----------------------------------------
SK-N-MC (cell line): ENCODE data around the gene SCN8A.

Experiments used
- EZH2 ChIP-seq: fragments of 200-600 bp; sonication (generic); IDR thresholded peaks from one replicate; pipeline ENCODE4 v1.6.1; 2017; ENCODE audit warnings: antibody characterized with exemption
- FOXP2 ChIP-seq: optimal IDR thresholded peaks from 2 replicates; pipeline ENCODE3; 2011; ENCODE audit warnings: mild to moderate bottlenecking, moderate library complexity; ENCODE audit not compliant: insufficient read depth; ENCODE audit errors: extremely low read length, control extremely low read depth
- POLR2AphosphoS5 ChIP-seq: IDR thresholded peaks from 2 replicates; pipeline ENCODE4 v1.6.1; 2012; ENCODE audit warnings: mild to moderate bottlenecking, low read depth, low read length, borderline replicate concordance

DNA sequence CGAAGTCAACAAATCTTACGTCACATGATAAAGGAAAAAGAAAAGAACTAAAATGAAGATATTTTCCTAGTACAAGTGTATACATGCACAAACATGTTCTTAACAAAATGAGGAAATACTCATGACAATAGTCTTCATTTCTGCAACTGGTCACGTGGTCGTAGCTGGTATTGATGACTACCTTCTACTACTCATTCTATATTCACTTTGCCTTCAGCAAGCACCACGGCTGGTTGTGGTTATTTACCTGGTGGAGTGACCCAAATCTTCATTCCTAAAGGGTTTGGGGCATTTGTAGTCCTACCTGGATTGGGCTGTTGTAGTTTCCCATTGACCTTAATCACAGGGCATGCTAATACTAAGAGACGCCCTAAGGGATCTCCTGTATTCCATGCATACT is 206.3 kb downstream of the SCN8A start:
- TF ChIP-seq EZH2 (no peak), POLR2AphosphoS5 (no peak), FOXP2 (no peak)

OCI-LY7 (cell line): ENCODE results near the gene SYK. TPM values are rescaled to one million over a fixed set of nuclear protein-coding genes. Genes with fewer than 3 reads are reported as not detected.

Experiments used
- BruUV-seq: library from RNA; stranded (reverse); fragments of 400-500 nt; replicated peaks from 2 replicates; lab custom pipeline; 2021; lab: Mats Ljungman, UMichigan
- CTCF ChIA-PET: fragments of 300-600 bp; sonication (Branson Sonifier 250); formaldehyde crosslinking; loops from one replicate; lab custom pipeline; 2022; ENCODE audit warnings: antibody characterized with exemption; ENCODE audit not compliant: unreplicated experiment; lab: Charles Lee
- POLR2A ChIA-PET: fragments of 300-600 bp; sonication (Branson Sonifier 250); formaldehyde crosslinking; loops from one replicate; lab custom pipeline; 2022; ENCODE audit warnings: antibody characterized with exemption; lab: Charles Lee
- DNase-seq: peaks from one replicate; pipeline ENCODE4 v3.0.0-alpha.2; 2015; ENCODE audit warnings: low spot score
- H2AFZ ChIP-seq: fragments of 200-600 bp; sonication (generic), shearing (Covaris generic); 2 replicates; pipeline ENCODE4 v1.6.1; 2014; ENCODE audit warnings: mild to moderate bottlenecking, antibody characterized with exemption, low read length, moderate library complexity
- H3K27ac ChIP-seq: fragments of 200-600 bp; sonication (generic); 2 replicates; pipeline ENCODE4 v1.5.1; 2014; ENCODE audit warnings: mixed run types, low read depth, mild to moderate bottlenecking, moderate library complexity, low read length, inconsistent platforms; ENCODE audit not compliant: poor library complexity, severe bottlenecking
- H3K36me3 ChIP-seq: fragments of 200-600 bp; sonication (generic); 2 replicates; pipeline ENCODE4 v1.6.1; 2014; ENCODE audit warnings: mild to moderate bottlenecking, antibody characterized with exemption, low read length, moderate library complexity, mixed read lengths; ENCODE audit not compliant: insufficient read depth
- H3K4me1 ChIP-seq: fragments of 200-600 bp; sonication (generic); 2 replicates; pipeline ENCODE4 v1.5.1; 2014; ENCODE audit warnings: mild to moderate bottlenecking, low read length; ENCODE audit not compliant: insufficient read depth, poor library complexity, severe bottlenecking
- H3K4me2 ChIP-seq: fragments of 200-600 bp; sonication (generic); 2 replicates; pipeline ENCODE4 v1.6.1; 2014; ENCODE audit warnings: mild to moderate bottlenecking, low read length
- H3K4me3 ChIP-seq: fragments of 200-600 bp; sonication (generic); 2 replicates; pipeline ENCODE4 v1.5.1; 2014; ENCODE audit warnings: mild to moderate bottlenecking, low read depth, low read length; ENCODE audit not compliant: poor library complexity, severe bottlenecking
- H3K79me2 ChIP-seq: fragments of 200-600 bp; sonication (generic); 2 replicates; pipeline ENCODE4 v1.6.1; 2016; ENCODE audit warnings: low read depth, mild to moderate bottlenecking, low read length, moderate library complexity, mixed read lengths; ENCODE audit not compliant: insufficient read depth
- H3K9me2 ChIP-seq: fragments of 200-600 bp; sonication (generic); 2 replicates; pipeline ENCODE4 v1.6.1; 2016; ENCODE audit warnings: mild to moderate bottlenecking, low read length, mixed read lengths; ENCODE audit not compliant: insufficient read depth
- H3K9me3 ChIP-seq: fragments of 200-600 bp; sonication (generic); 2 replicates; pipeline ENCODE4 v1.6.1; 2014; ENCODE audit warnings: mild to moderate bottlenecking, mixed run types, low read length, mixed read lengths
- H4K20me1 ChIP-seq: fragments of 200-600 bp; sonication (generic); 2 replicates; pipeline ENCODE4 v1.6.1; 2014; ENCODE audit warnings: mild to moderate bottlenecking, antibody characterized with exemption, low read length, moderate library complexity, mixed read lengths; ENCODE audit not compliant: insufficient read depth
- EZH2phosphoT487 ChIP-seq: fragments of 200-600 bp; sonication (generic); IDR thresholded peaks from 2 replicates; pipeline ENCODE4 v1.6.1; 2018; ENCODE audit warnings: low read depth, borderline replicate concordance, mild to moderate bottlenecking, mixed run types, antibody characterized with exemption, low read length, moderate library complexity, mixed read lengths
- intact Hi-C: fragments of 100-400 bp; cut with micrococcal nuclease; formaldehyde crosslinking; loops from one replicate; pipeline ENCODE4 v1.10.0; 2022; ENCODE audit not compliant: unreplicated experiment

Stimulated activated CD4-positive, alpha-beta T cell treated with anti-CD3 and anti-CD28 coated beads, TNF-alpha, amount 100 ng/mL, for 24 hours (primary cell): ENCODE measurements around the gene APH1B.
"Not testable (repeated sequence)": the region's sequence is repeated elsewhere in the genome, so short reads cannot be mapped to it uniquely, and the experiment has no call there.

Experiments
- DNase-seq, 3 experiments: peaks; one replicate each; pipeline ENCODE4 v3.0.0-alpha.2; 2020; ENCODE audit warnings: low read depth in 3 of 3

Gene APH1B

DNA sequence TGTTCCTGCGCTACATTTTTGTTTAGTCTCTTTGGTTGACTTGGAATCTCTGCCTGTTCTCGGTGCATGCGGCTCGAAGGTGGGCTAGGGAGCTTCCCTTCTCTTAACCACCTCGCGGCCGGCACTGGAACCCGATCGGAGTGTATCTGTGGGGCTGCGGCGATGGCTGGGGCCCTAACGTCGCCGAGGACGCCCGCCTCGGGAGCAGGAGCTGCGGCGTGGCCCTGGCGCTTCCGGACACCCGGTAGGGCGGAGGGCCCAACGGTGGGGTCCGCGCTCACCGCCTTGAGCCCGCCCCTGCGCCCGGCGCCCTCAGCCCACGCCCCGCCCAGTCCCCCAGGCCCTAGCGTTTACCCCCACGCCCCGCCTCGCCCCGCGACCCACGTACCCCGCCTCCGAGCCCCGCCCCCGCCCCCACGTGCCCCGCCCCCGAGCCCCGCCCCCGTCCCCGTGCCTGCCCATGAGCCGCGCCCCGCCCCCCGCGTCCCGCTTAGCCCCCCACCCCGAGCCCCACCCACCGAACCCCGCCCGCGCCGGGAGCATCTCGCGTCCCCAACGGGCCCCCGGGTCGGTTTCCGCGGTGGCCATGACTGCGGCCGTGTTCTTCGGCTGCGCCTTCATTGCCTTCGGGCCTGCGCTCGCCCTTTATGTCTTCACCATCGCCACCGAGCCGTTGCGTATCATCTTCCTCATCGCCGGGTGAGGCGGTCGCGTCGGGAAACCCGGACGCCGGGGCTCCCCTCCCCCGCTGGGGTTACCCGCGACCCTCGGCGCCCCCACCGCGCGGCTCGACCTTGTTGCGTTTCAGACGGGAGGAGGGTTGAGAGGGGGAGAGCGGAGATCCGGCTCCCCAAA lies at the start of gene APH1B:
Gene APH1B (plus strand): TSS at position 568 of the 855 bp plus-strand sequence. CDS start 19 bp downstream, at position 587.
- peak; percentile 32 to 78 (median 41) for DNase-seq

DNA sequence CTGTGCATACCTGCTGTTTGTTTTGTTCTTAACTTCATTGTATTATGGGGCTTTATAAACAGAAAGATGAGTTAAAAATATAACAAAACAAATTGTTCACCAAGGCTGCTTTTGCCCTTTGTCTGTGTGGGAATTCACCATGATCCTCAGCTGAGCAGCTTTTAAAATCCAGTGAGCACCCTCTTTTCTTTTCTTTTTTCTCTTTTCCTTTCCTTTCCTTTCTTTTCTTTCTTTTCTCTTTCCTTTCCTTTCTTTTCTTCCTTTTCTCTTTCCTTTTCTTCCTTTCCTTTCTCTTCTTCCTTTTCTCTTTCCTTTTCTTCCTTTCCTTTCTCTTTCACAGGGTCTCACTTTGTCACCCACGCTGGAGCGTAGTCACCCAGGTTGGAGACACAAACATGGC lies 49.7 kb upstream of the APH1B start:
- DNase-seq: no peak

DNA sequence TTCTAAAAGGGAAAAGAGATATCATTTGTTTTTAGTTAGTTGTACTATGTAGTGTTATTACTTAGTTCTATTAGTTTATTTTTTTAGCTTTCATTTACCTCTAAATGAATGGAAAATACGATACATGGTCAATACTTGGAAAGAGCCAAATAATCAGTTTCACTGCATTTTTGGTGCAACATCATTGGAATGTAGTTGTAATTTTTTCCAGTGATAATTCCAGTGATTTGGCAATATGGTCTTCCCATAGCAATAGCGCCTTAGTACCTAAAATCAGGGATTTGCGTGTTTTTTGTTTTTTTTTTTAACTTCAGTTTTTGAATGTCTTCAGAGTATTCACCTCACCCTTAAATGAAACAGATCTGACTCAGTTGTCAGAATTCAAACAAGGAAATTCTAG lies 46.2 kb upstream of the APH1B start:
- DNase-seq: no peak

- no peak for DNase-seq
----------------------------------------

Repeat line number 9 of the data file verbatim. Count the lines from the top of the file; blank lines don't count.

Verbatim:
Experiments used